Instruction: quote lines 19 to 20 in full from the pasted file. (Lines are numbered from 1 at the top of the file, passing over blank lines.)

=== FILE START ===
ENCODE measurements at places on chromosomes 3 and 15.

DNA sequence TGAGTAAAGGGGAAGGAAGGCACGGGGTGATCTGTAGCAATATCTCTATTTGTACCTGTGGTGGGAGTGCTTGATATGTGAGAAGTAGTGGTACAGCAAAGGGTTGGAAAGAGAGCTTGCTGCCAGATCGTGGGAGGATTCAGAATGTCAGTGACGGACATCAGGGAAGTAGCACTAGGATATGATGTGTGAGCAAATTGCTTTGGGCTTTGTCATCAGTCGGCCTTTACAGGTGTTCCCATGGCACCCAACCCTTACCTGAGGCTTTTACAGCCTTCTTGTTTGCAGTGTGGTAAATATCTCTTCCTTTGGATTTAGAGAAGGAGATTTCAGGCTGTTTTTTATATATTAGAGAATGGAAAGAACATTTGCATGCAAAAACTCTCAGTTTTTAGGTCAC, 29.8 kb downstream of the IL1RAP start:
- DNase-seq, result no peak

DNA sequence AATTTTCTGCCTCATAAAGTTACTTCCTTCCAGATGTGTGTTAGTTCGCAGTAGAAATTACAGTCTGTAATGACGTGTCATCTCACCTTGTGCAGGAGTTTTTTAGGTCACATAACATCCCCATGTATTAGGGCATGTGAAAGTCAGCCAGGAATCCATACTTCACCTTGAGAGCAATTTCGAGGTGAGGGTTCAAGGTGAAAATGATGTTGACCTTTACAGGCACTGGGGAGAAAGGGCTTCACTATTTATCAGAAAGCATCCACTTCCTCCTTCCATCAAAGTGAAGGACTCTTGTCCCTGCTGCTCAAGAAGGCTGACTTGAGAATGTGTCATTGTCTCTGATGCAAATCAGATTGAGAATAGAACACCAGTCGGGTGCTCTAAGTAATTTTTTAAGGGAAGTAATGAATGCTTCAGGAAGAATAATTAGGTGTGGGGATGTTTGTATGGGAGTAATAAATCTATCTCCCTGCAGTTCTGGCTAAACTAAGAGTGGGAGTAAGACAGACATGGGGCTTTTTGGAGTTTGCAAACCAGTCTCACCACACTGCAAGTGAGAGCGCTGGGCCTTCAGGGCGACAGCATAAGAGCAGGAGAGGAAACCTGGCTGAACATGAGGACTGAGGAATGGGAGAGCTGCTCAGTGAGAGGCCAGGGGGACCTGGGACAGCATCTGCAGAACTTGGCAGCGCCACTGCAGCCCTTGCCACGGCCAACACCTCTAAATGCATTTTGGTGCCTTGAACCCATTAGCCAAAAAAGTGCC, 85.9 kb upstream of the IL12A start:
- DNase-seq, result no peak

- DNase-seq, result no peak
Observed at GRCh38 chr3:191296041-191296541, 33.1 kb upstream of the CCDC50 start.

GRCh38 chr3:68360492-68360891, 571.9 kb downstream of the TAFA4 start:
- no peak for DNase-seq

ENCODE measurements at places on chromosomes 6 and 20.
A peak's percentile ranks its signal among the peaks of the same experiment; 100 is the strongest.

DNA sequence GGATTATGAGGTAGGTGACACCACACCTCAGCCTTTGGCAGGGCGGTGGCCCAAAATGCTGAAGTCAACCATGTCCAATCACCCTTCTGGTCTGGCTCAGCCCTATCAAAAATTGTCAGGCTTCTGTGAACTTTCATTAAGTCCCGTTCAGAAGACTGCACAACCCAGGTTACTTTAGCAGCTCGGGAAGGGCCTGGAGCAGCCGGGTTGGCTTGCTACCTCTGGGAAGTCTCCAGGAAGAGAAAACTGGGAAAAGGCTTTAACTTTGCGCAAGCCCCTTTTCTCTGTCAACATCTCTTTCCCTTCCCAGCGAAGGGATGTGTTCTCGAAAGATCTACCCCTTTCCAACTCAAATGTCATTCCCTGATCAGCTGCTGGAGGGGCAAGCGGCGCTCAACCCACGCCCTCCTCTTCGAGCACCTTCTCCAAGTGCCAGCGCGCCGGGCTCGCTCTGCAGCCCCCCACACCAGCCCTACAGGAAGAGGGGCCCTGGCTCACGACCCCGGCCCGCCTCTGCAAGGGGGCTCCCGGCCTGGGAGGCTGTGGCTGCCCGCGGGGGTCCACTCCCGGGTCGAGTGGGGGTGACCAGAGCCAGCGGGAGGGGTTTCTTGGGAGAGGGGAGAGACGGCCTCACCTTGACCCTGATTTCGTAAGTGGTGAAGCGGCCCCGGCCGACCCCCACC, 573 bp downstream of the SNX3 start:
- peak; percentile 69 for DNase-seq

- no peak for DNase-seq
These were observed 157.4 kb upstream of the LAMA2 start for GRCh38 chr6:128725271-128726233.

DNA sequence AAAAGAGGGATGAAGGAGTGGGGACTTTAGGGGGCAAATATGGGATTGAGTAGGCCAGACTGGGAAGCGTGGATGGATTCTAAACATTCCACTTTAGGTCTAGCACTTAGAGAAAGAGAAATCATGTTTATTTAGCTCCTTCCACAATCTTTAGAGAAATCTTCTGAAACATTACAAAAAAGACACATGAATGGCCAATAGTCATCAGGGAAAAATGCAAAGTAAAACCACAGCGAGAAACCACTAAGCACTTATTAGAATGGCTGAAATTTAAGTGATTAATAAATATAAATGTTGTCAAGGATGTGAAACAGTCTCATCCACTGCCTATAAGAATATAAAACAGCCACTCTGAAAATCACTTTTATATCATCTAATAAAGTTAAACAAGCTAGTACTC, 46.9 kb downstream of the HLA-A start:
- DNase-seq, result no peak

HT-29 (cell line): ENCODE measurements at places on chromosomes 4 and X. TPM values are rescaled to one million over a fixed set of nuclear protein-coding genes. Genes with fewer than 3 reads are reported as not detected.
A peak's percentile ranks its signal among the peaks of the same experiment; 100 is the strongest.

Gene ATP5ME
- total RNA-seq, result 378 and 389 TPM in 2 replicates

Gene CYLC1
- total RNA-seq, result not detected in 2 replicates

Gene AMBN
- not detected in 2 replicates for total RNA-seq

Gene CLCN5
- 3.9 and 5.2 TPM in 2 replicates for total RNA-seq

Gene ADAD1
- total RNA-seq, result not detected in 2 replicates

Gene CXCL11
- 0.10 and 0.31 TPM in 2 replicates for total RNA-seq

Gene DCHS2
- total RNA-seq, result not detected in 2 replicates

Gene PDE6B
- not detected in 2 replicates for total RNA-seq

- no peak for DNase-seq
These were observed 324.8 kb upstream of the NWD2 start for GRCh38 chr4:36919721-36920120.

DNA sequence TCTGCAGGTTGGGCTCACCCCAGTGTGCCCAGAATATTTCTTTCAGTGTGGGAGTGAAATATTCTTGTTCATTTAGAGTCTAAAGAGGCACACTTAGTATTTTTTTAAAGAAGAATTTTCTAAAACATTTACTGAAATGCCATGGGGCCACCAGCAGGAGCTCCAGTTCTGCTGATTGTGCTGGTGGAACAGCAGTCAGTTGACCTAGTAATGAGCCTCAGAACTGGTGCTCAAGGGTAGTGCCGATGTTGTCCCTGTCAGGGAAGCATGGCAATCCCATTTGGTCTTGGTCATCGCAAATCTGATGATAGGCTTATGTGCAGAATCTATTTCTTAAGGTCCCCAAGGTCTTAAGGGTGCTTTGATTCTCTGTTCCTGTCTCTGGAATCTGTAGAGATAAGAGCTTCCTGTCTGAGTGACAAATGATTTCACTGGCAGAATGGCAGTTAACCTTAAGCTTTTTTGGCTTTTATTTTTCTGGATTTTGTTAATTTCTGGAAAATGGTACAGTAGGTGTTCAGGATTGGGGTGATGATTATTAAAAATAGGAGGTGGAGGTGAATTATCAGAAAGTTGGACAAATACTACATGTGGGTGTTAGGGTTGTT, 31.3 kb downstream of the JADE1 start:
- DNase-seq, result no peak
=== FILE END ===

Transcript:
A peak's percentile ranks its signal among the peaks of the same experiment; 100 is the strongest.

Gene ATP5ME